We love our snuggle time, reading time, and prayer time with her.  We love her creativity and her love of art and crafts.  We are proud of the little lady she is becoming.  We are proud of her success in school and we love her heart for animals.

Her birth, seven years ago today, changed our lives forever and we are glad we have not been the same since.  Being her mommy and daddy is a blessing, honor, privilege and something we cherish every second of every day.

Happy 7th Birthday Princess!!  We love you more than you’ll ever know……


This Is Our Season

“All of us wonder how we would have acted in the epic struggles of human history. Would we have stood up and been counted among the courageous and just? Now we don’t have to wonder.  It is our time. Over 30 million worldwide live in slavery.”  – David Batstone, President Not for Sale

As a child I remember hearing the stories of Indians being massacred by settlers who took their land.  I remember hearing about how slave owners abused, mistreated and kept people in slavery.  I remember walking the grounds of Dachau and hearing the stories of the holocaust.  Every single time I would think, ‘if I were alive then, I would have stood on the side of justice and change.’  And, then I would think about my family, my friends, my neighbors and I would wonder to myself, ‘what would they have done?’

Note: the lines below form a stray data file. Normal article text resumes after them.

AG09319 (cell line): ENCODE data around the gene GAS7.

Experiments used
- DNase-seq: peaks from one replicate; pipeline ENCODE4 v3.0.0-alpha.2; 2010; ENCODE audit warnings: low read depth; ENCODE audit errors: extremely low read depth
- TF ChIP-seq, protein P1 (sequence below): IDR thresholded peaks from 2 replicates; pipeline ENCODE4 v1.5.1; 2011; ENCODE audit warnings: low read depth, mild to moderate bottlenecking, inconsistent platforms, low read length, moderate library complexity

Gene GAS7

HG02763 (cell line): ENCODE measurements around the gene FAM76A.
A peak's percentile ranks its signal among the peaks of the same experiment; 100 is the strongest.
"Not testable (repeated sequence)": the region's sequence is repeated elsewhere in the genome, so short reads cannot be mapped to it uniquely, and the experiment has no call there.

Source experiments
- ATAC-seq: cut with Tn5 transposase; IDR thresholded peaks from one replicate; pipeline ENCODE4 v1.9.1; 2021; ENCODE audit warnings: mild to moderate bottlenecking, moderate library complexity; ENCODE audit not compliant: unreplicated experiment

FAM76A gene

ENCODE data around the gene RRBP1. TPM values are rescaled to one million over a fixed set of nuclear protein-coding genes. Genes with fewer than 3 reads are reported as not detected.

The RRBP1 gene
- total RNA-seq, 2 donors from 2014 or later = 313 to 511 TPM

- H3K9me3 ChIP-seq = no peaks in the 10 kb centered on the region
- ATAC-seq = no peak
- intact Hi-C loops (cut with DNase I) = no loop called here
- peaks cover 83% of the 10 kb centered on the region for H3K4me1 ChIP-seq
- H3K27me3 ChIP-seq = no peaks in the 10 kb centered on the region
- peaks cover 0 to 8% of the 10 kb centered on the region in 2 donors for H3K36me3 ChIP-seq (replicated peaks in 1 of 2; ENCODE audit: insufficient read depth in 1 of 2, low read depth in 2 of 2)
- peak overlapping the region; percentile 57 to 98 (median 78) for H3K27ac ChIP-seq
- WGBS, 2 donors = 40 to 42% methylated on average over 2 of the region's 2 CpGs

But, as I read the quote above I realize I do not have to live in the ‘I would have’, but I can be part of change today in the here and now, because slavery is still strong, genocide is still rampant, and throughout the world the mistreatment of people groups is ongoing.  I’m sure there were many who lived through the previous seasons of our history who had to live with, ‘I should have.’   I do not want to be one of those regretful people.

“There are more than 30 million slaves in the world today, more than at any other point in human history.” – Not for Sale Campaign

This is our season, this is our time, this is our chance to stand on the side of justice and change…..Will you join the movement, or will you look back twenty years from now and say, I should have…..??  Educate yourself, become aware, but more importantly begin to ACT!